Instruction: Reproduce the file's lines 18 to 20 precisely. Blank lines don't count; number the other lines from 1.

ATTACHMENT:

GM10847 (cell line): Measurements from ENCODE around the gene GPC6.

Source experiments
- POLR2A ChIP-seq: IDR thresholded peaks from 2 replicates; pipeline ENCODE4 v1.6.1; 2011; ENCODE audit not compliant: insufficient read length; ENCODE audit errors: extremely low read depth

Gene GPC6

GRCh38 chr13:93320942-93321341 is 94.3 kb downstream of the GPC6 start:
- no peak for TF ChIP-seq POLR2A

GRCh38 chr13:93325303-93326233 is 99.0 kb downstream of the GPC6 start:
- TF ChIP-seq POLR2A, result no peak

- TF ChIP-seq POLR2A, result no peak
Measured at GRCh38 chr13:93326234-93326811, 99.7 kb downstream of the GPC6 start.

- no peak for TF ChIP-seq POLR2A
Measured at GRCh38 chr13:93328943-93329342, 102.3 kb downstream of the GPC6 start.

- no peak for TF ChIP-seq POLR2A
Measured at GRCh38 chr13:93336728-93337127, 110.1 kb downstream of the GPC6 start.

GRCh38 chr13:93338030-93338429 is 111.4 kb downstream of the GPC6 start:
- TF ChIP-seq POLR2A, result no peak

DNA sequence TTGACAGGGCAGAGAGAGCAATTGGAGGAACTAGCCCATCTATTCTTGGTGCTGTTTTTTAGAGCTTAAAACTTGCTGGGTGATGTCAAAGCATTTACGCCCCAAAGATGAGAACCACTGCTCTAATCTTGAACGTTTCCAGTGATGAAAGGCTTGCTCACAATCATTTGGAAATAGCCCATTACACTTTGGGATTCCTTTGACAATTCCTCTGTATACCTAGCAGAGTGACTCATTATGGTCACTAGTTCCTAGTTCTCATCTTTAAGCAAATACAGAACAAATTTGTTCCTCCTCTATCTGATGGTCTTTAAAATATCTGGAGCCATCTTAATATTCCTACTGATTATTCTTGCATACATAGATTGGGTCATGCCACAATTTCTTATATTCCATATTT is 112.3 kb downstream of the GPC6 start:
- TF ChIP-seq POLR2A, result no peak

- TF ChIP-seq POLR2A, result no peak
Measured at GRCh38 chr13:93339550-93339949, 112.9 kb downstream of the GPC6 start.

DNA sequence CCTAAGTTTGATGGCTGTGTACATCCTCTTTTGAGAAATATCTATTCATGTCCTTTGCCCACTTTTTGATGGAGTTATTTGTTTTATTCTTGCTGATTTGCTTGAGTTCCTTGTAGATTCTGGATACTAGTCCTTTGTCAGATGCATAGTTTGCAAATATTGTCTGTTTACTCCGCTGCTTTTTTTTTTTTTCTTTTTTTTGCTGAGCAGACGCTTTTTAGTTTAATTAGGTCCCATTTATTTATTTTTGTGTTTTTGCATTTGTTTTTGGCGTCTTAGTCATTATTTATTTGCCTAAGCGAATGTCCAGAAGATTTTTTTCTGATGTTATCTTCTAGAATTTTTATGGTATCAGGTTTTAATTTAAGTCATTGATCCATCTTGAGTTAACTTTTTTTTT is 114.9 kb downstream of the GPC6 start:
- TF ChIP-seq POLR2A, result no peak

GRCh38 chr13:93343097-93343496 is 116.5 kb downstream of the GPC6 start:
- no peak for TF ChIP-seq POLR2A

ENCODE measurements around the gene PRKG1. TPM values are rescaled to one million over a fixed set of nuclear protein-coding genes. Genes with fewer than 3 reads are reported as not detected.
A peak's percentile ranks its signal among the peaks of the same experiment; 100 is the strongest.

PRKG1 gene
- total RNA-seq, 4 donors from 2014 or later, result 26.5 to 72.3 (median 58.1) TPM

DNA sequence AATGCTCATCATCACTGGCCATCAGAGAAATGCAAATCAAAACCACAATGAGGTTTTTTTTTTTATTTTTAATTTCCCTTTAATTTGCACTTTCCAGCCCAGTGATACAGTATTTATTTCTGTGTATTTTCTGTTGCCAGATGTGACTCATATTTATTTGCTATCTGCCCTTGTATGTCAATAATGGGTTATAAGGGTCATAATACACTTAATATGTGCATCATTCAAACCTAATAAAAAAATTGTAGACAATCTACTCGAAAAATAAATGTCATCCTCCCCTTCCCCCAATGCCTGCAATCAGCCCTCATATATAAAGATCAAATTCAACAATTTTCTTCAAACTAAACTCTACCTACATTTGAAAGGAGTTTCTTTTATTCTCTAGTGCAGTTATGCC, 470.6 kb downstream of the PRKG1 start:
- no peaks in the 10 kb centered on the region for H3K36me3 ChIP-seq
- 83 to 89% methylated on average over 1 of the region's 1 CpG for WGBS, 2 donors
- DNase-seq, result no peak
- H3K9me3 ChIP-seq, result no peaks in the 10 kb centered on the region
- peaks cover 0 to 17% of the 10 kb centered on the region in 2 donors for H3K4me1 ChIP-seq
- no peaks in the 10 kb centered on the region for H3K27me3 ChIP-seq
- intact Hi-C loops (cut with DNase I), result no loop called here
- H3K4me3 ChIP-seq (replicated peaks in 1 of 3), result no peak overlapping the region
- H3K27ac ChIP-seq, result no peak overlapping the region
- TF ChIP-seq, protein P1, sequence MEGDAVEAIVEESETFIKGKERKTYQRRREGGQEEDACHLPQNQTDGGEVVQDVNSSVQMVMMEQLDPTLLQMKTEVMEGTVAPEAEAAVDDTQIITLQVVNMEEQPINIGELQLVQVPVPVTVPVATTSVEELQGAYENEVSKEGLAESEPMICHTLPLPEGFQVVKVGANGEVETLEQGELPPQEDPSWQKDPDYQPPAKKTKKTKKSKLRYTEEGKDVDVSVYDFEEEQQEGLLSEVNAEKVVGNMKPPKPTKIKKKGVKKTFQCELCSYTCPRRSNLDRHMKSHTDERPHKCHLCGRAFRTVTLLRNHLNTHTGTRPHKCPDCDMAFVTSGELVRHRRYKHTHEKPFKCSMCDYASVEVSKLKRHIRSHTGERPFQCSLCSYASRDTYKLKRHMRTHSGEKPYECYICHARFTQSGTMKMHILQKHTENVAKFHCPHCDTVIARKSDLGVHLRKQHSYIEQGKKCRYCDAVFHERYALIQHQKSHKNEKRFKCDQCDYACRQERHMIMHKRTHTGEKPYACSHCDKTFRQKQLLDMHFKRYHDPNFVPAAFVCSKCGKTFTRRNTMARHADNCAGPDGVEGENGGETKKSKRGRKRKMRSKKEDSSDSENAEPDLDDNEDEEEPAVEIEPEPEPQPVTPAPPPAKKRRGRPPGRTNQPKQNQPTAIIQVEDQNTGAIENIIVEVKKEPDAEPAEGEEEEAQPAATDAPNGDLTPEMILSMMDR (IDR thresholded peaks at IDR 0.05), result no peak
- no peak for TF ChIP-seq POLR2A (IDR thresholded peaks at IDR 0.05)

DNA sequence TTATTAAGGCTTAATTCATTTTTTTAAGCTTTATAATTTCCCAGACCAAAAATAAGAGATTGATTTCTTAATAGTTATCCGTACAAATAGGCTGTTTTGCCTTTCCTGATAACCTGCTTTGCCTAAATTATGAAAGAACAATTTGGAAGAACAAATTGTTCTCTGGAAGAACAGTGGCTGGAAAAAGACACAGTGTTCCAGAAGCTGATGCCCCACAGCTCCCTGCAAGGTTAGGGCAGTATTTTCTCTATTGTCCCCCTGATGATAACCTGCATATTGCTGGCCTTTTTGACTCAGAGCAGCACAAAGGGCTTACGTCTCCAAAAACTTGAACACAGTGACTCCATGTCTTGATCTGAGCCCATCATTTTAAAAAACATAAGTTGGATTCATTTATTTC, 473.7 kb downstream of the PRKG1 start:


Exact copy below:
- TF ChIP-seq POLR2A, result no peak

- TF ChIP-seq POLR2A, result no peak
Measured at GRCh38 chr13:93339550-93339949, 112.9 kb downstream of the GPC6 start.